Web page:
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Man At Clinton Town Hall Says He Wants To 'Strangle' Fiorina

Hillary Clinton during a campaign stop in Derry, N.H. She was there to talk about veterans issues, but a man who said he wanted to "strangle" Republican Carly Fiorina is getting all the attention.
Jim Cole

This story was updated at 10:00 p.m. ET

Listening to a man say he wanted to "strangle" Republican presidential candidate Carly Fiorina at a New Hampshire campaign event Tuesday, former Secretary of State Hillary Clinton laughed, made a joke — and did not say anything to distance herself from the statement.

That has drawn the outrage of conservatives, who accused her, Democrats and the media of a double standard, especially because Republicans have been criticized for not distancing themselves from questioners who make incendiary remarks.

Donald Trump, for example, at an event earlier this year, failed to correct or admonish a questioner who said, "We have a problem in this country. It's called Muslims," adding, "We know our current president is one."

Because of the comment at the Clinton event, and Clinton's lack of an admonishment, the Republican National Committee went so far as to charge that Clinton and Democrats had "lost all credibility claiming to be a party that stands up for women."

Fiorina's deputy campaign manager wondered how "media lapdogs" would explain it away.

The Exchange

You can watch part of the exchange at the Derry, N.H., event here:

It came at an event focused on veterans. The questioner said he worked at Hewlett-Packard, where Fiorina oversaw tens of thousands of layoffs when she was CEO.

"Every time I see her on TV, I want to reach through and strangle her," said Fred Walsh, as the rest of the crowd laughed.

Clinton stood smiling, laughed and looked down.

"I know that doesn't sound very nice," he said, before Clinton cut in.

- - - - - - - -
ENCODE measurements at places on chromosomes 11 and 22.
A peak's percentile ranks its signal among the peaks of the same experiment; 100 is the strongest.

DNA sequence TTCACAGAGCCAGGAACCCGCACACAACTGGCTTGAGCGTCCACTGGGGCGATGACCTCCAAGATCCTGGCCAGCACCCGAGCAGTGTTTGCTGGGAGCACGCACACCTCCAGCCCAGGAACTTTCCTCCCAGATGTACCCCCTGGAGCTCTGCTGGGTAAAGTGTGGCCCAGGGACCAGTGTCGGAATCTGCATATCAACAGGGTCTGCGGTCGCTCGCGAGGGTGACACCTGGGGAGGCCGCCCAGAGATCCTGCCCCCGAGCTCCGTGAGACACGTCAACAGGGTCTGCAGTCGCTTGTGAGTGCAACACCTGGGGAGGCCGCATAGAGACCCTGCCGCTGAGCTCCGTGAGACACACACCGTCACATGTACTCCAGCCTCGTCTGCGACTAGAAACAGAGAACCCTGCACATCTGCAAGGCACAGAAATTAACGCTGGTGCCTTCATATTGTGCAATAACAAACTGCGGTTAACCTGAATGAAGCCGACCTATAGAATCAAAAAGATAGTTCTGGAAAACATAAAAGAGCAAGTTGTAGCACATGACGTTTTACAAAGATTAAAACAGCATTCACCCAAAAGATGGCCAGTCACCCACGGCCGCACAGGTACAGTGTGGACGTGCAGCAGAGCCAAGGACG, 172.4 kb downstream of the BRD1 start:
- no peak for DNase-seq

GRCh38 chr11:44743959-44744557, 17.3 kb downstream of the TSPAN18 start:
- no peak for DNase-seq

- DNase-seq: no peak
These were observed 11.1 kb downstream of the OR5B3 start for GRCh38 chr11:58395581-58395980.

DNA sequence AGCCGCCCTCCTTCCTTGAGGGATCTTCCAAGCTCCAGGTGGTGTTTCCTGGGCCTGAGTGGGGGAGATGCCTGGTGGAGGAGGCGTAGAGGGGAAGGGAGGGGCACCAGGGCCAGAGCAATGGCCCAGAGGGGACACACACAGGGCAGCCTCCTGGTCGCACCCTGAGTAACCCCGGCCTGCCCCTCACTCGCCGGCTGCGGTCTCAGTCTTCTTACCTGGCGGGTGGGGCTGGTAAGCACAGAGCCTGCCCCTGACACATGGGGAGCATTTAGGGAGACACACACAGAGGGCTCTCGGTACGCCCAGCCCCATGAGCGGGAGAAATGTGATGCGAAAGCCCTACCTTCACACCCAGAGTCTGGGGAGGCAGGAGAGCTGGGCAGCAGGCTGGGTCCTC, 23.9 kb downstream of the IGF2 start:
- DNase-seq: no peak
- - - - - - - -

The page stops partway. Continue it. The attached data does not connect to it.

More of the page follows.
"I wouldn't mess with you," Clinton responded, laughing, before changing the topic and talking about Social Security.

The Fuller Context

Backing up a bit, Walsh told NPR's Tamara Keith he is a campaign volunteer. He first told Clinton he had received thousands of dollars in job performance bonuses at HP, but then, "I get called in with a bunch of other engineers. My division's making money — I get laid off."

He added, "She told us it was for cost-cutting. A couple months after we get laid off — 20,000 people — she bought jets for flying executives around the country."

"I saw friends of mine that had over 20 years ... in Hewlett-Packard lose their homes, their marriages broke up because of the stress."

And then: "And she says she's a great CEO. Every time I see her on TV I want to reach through and strangle her."

Clinton's campaign responded that Walsh was "using a figure of speech that should not be taken literally."

"At today's event, a veteran told a story about losing his job at HP, expressing his frustration at the way he was treated. He was using a figure of speech that should not be taken literally," said Deputy Communications Director Christina Reynolds. "Hillary Clinton doesn't hesitate to speak out against hateful or threatening rhetoric, but this vet did not intend to express either of those things, and Republicans should not try to pretend otherwise."

Copyright 2020 NPR. To see more, visit https://www.npr.org.

Scott Detrow is a political correspondent for NPR. He covers the 2020 presidential campaign and co-hosts the NPR Politics Podcast.
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